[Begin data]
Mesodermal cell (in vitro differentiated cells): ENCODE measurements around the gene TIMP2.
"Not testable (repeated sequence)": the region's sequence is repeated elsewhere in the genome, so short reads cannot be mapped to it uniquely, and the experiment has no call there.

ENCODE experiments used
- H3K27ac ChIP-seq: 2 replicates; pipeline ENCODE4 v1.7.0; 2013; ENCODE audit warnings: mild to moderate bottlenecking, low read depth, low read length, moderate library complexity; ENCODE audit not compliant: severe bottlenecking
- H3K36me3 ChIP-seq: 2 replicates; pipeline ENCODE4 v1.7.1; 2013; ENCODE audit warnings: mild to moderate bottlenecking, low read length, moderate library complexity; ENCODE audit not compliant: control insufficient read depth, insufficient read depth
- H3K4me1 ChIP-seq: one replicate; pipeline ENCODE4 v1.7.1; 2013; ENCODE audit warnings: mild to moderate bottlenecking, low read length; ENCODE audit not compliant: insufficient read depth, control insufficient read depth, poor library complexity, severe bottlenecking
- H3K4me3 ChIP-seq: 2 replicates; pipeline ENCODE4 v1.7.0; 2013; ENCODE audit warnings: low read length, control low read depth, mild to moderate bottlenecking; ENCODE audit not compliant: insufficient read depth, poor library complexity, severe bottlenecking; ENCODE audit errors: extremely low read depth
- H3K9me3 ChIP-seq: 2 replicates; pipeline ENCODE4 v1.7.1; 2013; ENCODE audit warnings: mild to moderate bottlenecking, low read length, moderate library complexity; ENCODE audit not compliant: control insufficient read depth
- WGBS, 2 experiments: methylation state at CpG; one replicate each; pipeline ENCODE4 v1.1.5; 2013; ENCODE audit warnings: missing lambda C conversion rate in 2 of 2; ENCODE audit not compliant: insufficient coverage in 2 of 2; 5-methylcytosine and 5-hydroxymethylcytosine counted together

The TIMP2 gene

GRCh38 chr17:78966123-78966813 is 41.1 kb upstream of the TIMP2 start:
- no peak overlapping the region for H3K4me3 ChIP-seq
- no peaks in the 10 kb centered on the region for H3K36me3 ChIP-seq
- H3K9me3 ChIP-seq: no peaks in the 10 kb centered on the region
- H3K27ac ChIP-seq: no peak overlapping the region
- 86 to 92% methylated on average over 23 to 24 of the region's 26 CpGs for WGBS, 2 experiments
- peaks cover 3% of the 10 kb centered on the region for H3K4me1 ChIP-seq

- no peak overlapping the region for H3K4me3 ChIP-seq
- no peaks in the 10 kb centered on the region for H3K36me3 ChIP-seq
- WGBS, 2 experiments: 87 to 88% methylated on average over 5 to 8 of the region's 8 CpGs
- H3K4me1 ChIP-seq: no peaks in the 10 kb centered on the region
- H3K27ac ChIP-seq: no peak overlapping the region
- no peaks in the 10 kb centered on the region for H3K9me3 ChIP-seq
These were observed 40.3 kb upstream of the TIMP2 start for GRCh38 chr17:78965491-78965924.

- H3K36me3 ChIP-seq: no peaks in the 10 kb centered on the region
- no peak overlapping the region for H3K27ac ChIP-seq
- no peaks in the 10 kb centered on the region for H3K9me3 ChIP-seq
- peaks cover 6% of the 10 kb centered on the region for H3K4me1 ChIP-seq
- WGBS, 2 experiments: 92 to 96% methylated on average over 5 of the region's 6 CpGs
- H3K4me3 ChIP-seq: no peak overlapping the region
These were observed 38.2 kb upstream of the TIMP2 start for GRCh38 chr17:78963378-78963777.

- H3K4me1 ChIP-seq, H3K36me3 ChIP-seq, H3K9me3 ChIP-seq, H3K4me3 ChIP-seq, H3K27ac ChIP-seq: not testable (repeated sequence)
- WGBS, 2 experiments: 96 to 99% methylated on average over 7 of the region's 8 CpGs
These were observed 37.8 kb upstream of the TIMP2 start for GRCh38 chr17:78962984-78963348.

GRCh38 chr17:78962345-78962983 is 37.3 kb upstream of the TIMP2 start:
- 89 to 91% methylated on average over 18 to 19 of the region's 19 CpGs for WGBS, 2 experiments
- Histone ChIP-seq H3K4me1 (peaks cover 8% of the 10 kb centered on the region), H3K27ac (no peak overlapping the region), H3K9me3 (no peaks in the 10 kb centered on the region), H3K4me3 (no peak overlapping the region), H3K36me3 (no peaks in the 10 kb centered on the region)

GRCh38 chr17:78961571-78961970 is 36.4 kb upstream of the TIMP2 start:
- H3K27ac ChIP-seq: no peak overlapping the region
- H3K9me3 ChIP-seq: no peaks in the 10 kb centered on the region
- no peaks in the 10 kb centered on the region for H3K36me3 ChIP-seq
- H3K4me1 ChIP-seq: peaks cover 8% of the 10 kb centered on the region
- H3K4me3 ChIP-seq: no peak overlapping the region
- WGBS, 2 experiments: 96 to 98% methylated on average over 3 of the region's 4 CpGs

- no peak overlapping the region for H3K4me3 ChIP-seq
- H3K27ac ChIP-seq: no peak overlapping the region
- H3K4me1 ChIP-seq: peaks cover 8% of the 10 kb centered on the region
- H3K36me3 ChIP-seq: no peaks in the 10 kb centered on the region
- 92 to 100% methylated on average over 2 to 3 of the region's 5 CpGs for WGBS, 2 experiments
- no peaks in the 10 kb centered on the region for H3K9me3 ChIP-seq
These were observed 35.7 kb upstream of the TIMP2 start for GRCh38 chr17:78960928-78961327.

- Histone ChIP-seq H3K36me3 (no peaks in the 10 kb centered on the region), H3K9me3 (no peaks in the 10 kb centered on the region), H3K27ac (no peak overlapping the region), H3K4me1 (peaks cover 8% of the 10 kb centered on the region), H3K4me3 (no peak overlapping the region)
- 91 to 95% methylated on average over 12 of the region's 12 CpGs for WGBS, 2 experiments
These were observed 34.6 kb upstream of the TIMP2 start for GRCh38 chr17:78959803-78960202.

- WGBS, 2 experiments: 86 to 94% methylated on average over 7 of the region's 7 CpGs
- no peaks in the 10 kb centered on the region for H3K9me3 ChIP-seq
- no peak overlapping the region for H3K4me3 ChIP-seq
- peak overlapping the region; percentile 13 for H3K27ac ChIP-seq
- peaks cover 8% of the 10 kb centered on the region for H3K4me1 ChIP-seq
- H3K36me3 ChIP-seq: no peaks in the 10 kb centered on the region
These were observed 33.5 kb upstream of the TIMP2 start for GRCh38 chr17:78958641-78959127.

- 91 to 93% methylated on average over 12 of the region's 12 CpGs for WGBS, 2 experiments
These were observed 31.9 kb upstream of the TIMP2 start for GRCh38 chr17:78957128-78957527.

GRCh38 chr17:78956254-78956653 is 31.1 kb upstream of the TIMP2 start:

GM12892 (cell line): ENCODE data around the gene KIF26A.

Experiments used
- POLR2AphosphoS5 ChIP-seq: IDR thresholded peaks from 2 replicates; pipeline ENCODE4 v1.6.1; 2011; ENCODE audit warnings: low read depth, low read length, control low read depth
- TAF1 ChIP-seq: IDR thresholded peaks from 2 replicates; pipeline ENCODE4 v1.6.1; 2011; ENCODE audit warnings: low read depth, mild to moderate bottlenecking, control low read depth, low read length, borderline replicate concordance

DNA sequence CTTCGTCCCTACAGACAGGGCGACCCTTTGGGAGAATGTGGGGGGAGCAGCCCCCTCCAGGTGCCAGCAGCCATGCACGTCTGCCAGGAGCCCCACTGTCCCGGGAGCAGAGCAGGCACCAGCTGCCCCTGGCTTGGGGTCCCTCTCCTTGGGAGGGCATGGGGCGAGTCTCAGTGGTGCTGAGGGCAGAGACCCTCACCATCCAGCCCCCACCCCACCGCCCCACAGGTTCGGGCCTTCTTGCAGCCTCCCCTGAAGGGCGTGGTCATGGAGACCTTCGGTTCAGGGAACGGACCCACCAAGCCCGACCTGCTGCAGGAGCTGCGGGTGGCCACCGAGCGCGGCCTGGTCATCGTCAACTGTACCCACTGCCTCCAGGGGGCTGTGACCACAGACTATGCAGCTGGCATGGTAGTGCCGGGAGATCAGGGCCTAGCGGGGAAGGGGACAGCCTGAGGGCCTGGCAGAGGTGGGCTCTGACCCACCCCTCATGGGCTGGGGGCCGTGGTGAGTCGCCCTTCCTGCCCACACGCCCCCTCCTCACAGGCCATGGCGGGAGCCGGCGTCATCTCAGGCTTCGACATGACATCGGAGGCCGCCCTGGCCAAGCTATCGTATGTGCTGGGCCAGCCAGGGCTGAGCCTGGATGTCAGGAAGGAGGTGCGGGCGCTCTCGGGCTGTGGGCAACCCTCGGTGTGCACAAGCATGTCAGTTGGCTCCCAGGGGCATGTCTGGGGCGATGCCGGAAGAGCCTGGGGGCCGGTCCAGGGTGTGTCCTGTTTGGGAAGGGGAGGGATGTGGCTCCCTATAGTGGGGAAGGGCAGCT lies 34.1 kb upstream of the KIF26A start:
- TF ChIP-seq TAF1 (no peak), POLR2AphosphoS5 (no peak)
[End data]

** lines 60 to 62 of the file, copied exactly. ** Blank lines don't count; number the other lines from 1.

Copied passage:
- H3K36me3 ChIP-seq: no peaks in the 10 kb centered on the region
These were observed 33.5 kb upstream of the TIMP2 start for GRCh38 chr17:78958641-78959127.

- 91 to 93% methylated on average over 12 of the region's 12 CpGs for WGBS, 2 experiments